While the markets are the fun place to shop, and supermarkets often conjure up visions of a ‘grudge’ shop, they cannot be avoided when you’re in a self-catering property or even as a great way to observe the local culture! The French have some of the best supermarkets in the world and the array of choice coupled with a language challenge can sometimes be quite daunting. In particular, the dairy sections are huge and many a visitor has bought the wrong item or walked away totally confused.

This short guide will help you to unravel those crazy sounding names and give you an insight into some of the mysteries of French life.


o Label Rouge – any product with this marking on its packaging is of superior quality (and often more expensive!). Basically, you can’t go wrong.

o Private Label / Own brand – like other countries in the world, French supermarkets are busy with aggressive Private Label programmes and providing product under their own name or their own labels. All French supermarkets follow a ‘three stage’ strategy – a lower level, cheaper, lower quality item under a different name to the supermarket (eg Bien Vu in Super U); a well priced product of good quality on a par with major brands always under the Supermarket name (eg U for Super U); and a higher priced, top quality product (eg Saveurs U for Super U). You are absolutely fine if you choose from either the mid or top level.

o Cheese aisles and the Delicatessen counter – the more commercial cheeses are all kept in the aisles. The cheeses you find at the delicatessen are those that you see at the markets. Commercial cheese in France is of a very high quality. The French would have it no other way.

o Charcuterie vs Market – many of the market stallholders buy their product from the supermarkets. The quality of meat products is excellent.

o Fresh produce vs Market – here we believe there is no comparison. The Markets win hands down every time because it is usually the producers who are at the markets while the supermarkets have a long supply chain.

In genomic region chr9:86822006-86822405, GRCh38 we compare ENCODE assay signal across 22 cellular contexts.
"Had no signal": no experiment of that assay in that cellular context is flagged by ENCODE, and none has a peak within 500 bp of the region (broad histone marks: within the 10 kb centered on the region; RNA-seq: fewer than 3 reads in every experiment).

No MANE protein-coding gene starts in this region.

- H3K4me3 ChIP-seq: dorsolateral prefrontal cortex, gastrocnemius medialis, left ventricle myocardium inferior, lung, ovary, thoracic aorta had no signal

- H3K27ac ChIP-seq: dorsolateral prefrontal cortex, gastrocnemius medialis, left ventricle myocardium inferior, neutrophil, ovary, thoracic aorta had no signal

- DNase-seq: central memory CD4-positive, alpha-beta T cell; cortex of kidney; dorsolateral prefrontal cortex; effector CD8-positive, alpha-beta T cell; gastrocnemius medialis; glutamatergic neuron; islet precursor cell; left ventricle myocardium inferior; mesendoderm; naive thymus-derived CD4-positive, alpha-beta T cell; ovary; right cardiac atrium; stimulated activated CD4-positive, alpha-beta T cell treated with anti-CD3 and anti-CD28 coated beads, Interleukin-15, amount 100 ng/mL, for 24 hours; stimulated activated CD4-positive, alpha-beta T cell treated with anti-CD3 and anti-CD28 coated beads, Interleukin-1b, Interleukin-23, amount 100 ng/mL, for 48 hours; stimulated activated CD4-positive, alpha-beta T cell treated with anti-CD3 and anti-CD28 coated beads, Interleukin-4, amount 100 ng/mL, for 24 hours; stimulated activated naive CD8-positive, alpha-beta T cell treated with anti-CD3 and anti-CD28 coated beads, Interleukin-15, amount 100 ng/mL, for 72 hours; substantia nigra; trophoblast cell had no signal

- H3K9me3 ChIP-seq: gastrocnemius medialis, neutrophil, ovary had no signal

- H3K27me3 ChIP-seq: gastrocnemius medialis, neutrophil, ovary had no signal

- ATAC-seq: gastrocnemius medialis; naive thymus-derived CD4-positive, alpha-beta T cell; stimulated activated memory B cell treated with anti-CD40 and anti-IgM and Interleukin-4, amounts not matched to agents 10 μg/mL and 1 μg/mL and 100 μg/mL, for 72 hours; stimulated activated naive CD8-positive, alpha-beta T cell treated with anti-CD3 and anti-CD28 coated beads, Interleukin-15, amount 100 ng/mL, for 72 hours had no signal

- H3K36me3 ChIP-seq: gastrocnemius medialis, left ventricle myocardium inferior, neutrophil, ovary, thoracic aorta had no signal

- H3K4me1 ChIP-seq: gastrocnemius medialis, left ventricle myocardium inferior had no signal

o Meat, poultry terminology – In typical French style, everything is graded and segmented to an inch of its life. Fermier is from the farm – as well as plein air for free range. Poultry comes in various guises – poulet (60-80 day old chicken); volaille (fowl, slightly older female); Chapon (neutered rooster, usually at Christmas time and superb!); pintade (guinea fowl); coquelet (baby chicken – a cockerel); canard (duck). Meat – l’agneau (lamb up to 12 months old); mouton (mutton, a sheep older than 12 months); veaux (veal); boeuf or bovine (beef); lapin (rabbit); cheval (horse – very popular!); ane (donkey); porc (pork). Please note that the French are well known for eating every single part of an animal – some of the cuts/pieces may be a bit exotic. A tete is a head and pieds et paquets are, literally, feet and stomach ie tripe!

o Bakery vs Boulangerie – do not delay in the bread and bakery section! Part of the charm and taste of a French vacation is visiting the local bakery. No contest.

o Milk – you will notice the huge amount of space devoted to long life milk. The French do not drink milk in their coffee and use long life milk for their sauces and cooking. Fresh milk (ie pasteurized) is rare and a tiny bit of supermarket space is given to it – mainly for ex-pats. When you see it, pounce and buy more than you need immediately and freeze it!

o Cream – the only whipping cream that the French use is ‘le bombe’ – artificial, aerosol cream. Other cream is crème fraiche and dozens of varieties of it. Trial and error is all we can recommend.

o Fish – each supermarket prides itself that it has its own boats for fishing. Some supermarkets (eg Intermarche, Isle sur la Sorgue s which is a branch even have their own). Consequently, the fish is good and fresh. Being a predominantly Roman Catholic country, Friday is the best fish day.

o Washing up liquid Liquide Vaseille is what you are looking for – it comes in eco or bio or normal, commercial. If you are staying at a traditionally renovated property with concrete or stone sinks and basins, it is best to use the ‘bio’ product.

o Flour – you may be inspired to do some baking during your visit. Farine is flour and be guided by the pictures on the packets between cake, bread, or other types of flour. NB: The French do not have, use or stock Baking Powder!

o Mobile Phones – top up cards for ‘pay as you go’ (called mobicarte in France) are freely available at the supermarkets. If you need help in negotiating French prompts or a call centre, go to the telephone/electrical counter and find the youngest, most tattoo’d or pierced assistant and ask for assistance! They will always be the most helpful and all speak English.

o Hair Care – all shampoos have been formulated for local water conditions and we recommend to all visitors that they use local shampoo. All the major brands are here. However, the names! Choose your usual brand – eg L’Oreal – and then look for ‘fortifiant shampooing’ and ‘aprés shampooing fortifant’ (ie fortifying shampoo and conditioner).


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